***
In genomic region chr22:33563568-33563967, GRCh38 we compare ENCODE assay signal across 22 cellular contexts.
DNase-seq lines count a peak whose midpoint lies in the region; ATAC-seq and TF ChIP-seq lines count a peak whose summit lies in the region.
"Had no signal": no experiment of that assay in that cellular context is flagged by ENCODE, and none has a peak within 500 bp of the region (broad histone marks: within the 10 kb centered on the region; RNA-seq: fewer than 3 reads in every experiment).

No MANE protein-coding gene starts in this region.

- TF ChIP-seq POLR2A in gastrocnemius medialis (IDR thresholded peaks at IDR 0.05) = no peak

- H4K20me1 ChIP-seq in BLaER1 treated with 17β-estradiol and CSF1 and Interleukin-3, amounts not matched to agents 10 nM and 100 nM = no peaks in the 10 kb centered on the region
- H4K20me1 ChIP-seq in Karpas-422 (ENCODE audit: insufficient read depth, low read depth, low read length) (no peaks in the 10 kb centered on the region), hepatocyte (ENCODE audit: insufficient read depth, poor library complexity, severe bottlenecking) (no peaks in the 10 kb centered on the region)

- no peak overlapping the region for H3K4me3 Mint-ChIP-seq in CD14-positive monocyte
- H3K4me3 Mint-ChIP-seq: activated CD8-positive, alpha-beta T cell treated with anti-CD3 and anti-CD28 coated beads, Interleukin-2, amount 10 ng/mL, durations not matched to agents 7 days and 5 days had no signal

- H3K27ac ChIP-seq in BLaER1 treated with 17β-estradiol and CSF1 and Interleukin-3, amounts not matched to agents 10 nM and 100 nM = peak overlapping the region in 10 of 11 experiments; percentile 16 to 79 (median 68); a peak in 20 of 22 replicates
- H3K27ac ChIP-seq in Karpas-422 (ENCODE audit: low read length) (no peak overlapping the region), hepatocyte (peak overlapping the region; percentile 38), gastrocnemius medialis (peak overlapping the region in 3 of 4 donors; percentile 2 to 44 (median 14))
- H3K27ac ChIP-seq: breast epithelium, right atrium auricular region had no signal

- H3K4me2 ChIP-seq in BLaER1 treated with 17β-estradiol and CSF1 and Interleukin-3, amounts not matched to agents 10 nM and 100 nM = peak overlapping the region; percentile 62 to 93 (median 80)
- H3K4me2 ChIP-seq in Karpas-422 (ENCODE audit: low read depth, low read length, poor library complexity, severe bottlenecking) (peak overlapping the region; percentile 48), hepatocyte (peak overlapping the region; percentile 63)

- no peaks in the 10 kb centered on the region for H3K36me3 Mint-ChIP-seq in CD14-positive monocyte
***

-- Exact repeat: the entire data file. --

In genomic region chr22:33563568-33563967, GRCh38 we compare ENCODE assay signal across 22 cellular contexts.
DNase-seq lines count a peak whose midpoint lies in the region; ATAC-seq and TF ChIP-seq lines count a peak whose summit lies in the region.
"Had no signal": no experiment of that assay in that cellular context is flagged by ENCODE, and none has a peak within 500 bp of the region (broad histone marks: within the 10 kb centered on the region; RNA-seq: fewer than 3 reads in every experiment).

No MANE protein-coding gene starts in this region.

- TF ChIP-seq POLR2A in gastrocnemius medialis (IDR thresholded peaks at IDR 0.05) = no peak

- H4K20me1 ChIP-seq in BLaER1 treated with 17β-estradiol and CSF1 and Interleukin-3, amounts not matched to agents 10 nM and 100 nM = no peaks in the 10 kb centered on the region
- H4K20me1 ChIP-seq in Karpas-422 (ENCODE audit: insufficient read depth, low read depth, low read length) (no peaks in the 10 kb centered on the region), hepatocyte (ENCODE audit: insufficient read depth, poor library complexity, severe bottlenecking) (no peaks in the 10 kb centered on the region)

- no peak overlapping the region for H3K4me3 Mint-ChIP-seq in CD14-positive monocyte
- H3K4me3 Mint-ChIP-seq: activated CD8-positive, alpha-beta T cell treated with anti-CD3 and anti-CD28 coated beads, Interleukin-2, amount 10 ng/mL, durations not matched to agents 7 days and 5 days had no signal

- H3K27ac ChIP-seq in BLaER1 treated with 17β-estradiol and CSF1 and Interleukin-3, amounts not matched to agents 10 nM and 100 nM = peak overlapping the region in 10 of 11 experiments; percentile 16 to 79 (median 68); a peak in 20 of 22 replicates
- H3K27ac ChIP-seq in Karpas-422 (ENCODE audit: low read length) (no peak overlapping the region), hepatocyte (peak overlapping the region; percentile 38), gastrocnemius medialis (peak overlapping the region in 3 of 4 donors; percentile 2 to 44 (median 14))
- H3K27ac ChIP-seq: breast epithelium, right atrium auricular region had no signal

- H3K4me2 ChIP-seq in BLaER1 treated with 17β-estradiol and CSF1 and Interleukin-3, amounts not matched to agents 10 nM and 100 nM = peak overlapping the region; percentile 62 to 93 (median 80)
- H3K4me2 ChIP-seq in Karpas-422 (ENCODE audit: low read depth, low read length, poor library complexity, severe bottlenecking) (peak overlapping the region; percentile 48), hepatocyte (peak overlapping the region; percentile 63)

- no peaks in the 10 kb centered on the region for H3K36me3 Mint-ChIP-seq in CD14-positive monocyte